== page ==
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'We must stand together as patriots': Theresa May tells MPs that voting against her deal again could stop Brexit

An extension of Article 50 is expected to be voted upon by EU members this week.

Britain's Prime Minister Theresa May leaves from Downing Street earlier this week
Britain's Prime Minister Theresa May leaves from Downing Street earlier this week
Image: AP/PA Images

THERESA MAY HAS warned MPs that a failure to pass her EU withdrawal deal in a third ‘meaningful vote’ this week could see Brexit postponed indefinitely.

The British Prime Minister said that if her deal was not backed before a European Council summit on Thursday, the UK would “not leave the EU for many months, if ever”.

Writing in today’s Sunday Telegraph, May claimed that a “short technical extension” of Article 50 would be required beyond March 29 Brexit to avoid a no-deal Brexit, a scenario that MPs voted against in the House of Commons this week.

That extension is expected to be voted upon by the remaining 27 EU members at this week’s council meeting in Brussels.

“That is not an ideal outcome – we could and should have been leaving the EU on March 29,” she said.

“But it is something the British people would accept if it led swiftly to delivering Brexit. The alternative if Parliament cannot agree the deal by that time is much worse.”

May warned that if MPs did not pass her deal before that EU summit, it would mean having to negotiate another withdrawal deal, requiring a much longer extension of Article 50.

This would force the UK would to partake in European Parliament elections in May, three years after voting to leave the EU, something May said would be a symbol of the failure of British politics.

“The idea of the British people going to the polls to elect MEPs three years after voting to leave the EU hardly bears thinking about,” she said.

“There could be no more potent symbol of Parliament’s collective political failure.”

Appealing to MPs to back her deal, May acknowledged that she would have to do more to convince them if she was to secure a majority for it, which she said was “the only way through the current impasse”.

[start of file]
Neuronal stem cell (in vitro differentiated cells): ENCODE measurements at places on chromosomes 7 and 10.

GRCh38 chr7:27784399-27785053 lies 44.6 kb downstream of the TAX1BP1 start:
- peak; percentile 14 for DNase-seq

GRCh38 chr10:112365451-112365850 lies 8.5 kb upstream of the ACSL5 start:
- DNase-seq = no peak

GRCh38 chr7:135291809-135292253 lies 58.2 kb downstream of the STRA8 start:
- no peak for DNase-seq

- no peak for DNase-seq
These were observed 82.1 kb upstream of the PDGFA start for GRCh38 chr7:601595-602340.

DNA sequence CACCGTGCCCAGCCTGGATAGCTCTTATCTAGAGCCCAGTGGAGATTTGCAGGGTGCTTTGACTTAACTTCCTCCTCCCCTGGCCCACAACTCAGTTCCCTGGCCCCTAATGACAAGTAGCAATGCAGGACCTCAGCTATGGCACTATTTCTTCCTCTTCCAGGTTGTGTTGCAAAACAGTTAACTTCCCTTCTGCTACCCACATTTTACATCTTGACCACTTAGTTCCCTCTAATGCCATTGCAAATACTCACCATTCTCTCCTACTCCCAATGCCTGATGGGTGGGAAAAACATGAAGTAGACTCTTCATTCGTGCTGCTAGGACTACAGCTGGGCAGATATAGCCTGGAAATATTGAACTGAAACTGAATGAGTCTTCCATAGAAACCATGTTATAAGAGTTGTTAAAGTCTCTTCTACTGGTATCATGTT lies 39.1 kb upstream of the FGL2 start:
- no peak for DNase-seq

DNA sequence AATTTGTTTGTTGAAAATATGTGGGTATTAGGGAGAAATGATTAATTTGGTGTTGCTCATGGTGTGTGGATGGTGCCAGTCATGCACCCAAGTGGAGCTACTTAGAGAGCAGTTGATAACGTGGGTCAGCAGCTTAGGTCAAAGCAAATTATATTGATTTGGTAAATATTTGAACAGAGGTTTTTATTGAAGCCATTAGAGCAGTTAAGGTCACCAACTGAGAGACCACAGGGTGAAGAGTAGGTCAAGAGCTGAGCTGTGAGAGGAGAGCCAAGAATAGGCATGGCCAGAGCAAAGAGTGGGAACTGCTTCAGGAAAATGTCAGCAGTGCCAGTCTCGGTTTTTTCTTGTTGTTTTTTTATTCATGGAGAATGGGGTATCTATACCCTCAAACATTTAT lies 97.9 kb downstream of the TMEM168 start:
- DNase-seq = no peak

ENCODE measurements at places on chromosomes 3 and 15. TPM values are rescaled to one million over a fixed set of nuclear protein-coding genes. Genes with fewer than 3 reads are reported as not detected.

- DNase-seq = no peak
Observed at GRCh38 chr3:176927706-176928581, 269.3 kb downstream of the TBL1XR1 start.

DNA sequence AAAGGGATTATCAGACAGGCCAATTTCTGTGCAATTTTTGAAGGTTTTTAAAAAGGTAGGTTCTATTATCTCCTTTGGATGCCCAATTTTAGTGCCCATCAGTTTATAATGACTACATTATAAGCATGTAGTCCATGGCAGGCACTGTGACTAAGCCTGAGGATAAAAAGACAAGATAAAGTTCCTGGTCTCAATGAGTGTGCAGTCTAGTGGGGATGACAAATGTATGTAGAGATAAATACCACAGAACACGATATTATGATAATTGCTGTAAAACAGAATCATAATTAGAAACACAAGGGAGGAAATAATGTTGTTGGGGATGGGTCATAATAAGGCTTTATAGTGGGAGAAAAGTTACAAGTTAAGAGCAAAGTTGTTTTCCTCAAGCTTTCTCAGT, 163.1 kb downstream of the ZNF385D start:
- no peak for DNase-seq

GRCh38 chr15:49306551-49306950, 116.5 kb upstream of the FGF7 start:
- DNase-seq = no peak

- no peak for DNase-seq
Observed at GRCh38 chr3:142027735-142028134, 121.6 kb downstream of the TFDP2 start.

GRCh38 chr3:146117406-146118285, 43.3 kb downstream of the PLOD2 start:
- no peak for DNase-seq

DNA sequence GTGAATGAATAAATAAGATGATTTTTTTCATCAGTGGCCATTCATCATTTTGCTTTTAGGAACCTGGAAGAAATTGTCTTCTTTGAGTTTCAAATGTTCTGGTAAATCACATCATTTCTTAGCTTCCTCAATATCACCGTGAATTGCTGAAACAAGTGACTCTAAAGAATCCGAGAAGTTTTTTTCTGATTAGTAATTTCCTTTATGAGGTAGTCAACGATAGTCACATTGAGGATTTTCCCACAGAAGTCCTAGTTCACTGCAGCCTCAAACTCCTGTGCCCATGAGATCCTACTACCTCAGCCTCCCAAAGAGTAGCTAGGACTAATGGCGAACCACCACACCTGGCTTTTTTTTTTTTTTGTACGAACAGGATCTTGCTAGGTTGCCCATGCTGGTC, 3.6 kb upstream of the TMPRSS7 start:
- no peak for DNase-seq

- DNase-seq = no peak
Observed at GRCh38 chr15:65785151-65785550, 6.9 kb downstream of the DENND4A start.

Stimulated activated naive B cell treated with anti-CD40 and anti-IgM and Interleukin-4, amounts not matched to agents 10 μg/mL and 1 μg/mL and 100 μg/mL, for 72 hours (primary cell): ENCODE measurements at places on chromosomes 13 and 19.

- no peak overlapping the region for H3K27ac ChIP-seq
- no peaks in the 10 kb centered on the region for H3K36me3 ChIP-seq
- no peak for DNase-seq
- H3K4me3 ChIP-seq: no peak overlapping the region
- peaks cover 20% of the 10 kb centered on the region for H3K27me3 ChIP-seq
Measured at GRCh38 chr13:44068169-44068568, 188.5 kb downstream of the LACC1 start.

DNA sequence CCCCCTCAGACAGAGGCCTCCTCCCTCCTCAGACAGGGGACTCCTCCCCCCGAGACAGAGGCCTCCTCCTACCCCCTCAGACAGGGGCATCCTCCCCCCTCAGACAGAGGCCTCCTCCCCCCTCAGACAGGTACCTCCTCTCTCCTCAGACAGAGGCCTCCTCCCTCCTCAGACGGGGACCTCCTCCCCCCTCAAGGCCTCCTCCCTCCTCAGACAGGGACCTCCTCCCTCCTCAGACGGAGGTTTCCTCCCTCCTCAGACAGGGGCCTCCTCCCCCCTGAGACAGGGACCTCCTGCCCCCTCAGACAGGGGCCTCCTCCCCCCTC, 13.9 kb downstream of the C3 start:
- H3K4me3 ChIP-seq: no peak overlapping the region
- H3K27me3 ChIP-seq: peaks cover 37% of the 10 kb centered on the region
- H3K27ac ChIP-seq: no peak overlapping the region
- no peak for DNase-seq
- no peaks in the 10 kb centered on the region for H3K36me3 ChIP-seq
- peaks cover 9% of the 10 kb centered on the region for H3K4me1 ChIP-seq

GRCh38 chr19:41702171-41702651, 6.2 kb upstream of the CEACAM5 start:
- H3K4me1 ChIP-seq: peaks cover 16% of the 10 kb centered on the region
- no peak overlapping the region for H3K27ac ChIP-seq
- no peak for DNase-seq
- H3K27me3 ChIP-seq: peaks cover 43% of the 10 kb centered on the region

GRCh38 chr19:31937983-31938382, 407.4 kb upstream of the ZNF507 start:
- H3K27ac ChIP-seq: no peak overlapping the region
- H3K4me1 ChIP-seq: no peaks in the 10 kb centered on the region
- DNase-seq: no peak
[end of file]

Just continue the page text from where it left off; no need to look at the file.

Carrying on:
“All this makes the choice now facing MPs clearer than it has ever been,” she said.

“If Parliament can find a way to back the Brexit deal before European Council, the UK will leave the EU this spring, without having to take part in the European elections, and we can get on with building our future relationship with the EU.

“If it cannot, we will not leave the EU for many months, if ever.”

Speaking today, two of May’s top ministers warned that the Prime Minister might not even hold a third vote on her deal unless she secures support from within the Conservative Party.

“It would be difficult to justify having a vote if you knew you were going to lose it,” international trade secretary Liam Fox told Sky News.

“We will only bring the deal back if we are confident that enough of our colleagues… are prepared to support it so that we can get it through parliament,” finance minister Philip Hammond said on the BBC.

However, Labour leader Jeremy Corbyn rubbished suggestions that his party would support the deal, calling it a “blindfold Brexit that… [would] do enormous damage” to the British economy.

Instead, Corbyn told Sky News that he might support a proposal from within his own party to have a second referendum on Brexit if it is postponed this week.

“It would obviously have to be a credible choice that’s real for those that wanted to vote leave, or did vote leave in 2016, as well as those that voted remain,” he said.

With additional reporting from - © AFP 2019

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